Baym Taykhl
(By the Stream)
Leah Svirski (Yiddish lyrics)
Leyad Hanahal (Hebrew translation by Rachel Shapira)
Dedicated to Nehama Bar-On

Ich shtey baym taykhl
Un kook fartroyert oyfen vasser,
Der vint toot fayfen un der veter iz a nasser,
A regen gist, das taykhl flist
Vi mayne lebenstag loyft er shnel avek.

Vi zargloz shvimt er,
Dos iz zayn tsil shoyn a bashtimter,
Nishto kayn edos dertseylt er mir fun zayne sodos,
Er zingt mir lider fun zayne taykhn brider
Un fun zayn langen veg vas tsit zikh on an ek.

Un yedes lid zayns
Toot mir liden on un shmerzen
Vayl es dermont mir on dem vitak fun mayn hartsen.
Fun yoren lange un die farlangen
Far velkhe ikh hab gelebt, tsu vos ikh hab geshtrebt.

Vayl vi a kleyn taykhele
Mayn leben glieklekh iz geflossen
Biz a vint a beyzer
Hot dos vasserl tsegossen
Oyf mayn shtilen teykhele a shturem iz gevoren-
Un ikh hab dos glik mayns plutslung farloren

Nor zogt mir brider
Tsi vet der shturem ven oyfhern
Un dos glik vet vider
Tsurik tsu mir zikh ven umkern
Tsi vet mayn taykhele vi frier flissen
Un mayne trern umzist nit gissen..?

I stand at the stream's edge
and gaze mournfully upon the water
The wind keeps whistling and the weather is wet
Rain is pouring down, the stream is flowing on
As my days fly quickly by.

How carefree it swims.
It already has a definite purpose.
It has no weakness, it tells me of its secrets.
It sings me the songs of its fellow rivers
And of the difficult world which goes on endlessly

And each of its songs
Causes me sorrow and pain,
Because it reminds me of the ache of my heart.
Of long years and the desires
For which I lived, to which I aspired.

Because like a small stream,
My life happily flowed.
Until an angry wind
Flooded the banks.
A storm came upon my calm stream
And suddenly I lost my good fortune.

Just tell me, brothers,
If the storm will ever end
And if good fortune
Will come back to me once again,
If my stream will run as it did,
And my tears not flow in vain?
Tears flowing by the stream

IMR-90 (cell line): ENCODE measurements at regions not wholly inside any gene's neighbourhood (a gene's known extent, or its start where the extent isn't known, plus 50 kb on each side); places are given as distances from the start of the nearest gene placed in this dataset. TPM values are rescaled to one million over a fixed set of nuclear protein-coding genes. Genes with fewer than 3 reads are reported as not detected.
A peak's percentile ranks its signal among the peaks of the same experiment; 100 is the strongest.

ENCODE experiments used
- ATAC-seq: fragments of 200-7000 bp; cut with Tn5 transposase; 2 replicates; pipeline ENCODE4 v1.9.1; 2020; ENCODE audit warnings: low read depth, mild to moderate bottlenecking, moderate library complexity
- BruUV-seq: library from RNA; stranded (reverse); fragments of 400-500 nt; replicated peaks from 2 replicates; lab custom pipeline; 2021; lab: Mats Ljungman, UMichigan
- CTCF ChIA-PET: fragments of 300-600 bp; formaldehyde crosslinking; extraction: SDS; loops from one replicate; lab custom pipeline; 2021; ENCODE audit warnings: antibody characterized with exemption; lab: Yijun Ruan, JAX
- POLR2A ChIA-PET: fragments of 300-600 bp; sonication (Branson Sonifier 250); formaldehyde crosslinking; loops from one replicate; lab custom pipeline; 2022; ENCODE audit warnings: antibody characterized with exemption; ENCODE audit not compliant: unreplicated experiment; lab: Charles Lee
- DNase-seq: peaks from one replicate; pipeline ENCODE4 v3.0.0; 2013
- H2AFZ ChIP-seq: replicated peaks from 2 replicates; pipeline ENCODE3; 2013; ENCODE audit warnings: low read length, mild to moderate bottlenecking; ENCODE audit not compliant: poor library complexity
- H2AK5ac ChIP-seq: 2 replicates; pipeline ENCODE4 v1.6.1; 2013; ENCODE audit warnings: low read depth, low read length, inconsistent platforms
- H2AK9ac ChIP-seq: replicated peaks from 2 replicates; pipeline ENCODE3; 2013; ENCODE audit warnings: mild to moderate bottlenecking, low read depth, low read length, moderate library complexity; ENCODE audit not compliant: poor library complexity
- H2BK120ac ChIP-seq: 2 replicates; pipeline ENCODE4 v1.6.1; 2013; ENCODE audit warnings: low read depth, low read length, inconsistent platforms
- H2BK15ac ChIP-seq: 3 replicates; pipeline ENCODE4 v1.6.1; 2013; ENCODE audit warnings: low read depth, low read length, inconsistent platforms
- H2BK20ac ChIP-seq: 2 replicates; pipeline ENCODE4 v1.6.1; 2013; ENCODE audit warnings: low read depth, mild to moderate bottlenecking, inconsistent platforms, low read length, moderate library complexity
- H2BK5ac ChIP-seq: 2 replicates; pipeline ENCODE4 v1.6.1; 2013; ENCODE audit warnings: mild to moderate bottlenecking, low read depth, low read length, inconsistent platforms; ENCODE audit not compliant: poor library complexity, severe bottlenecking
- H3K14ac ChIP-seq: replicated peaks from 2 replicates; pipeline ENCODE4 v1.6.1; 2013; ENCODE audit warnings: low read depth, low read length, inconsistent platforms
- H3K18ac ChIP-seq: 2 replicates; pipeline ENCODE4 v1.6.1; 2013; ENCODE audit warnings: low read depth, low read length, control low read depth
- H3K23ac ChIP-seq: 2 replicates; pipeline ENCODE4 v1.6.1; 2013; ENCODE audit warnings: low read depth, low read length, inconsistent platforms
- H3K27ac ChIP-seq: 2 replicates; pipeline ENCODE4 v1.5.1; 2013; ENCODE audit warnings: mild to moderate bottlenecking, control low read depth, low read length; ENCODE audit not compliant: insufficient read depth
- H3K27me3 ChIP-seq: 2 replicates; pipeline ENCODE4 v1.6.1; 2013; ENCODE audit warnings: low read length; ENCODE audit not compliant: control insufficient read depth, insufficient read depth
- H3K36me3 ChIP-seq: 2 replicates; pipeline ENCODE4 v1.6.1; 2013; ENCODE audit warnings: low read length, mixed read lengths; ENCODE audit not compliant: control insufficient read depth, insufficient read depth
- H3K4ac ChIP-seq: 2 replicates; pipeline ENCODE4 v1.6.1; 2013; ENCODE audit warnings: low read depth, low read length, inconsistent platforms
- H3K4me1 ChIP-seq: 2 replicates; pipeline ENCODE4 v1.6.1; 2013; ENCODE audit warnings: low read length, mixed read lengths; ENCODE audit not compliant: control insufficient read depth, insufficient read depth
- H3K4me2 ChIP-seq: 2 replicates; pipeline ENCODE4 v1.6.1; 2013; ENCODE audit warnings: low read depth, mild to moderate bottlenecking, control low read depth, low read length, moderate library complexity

By Lila Holzman
Haaretz Fri., April 28, 2006 Nisan 30, 5766

After the liberation, we forgot about the song I had written in the Kaisadorys work camp. But after the war, the song began an independent life of its own, with no input at all from me. Lila Holzman tells her poem's story

What am I doing here anyway? How did I end up in this place? I'm a 17-year-old girl and I should be at my desk, pondering a problem in the mathematics that I love so much; or maybe having fun at a party with my classmates, surrounded by boys who want to flirt with me; or with my loving family, sitting serenely in my neat, warm house. Right at this moment, I could be with friends and relatives at our summer house in the woods near my home town, picking wildflowers, collecting mushrooms and juicy berries, gathering blueberries and eating them until my teeth and tongue turned blue...

A blow lands on my back, bringing me back to reality. "Arbeiten!" (Work!) yells the Ukrainian guard. My job is to dig up peat with a sharp shovel, while standing in muddy water that reaches almost up to my knees. I have to mold the peat into straight-edged bricks and pile them on top of a broad base until a tall square tower is created. The daily quota is 25 square meters, and the consequences will be dire if we do not meet the quota by the end of the work day.

Nevertheless, even in these conditions, I considered myself a lucky girl. Almost all of my friends and classmates, along with the residents of my town and the nearby towns - approximately 8,000 Jews - had been murdered about two years earlier, in October 1941. Now they all lay in a large mass grave in the forest, about 12 kilometers from Svencian, my home town. I was taken there, too, and miraculously managed to escape from the killing field at the very last moment. By the summer of 1943, I found myself in the Kaisadorys work camp in Lithuania. Hundreds of young Jews from the towns around Vilna were brought to this place, and it was here that we came together, a group of about 20 girls who all shared the same fate - the hardship, the agonies, the typhus and, incredibly, eventual liberation, as well as a powerful friendship that continues to this day.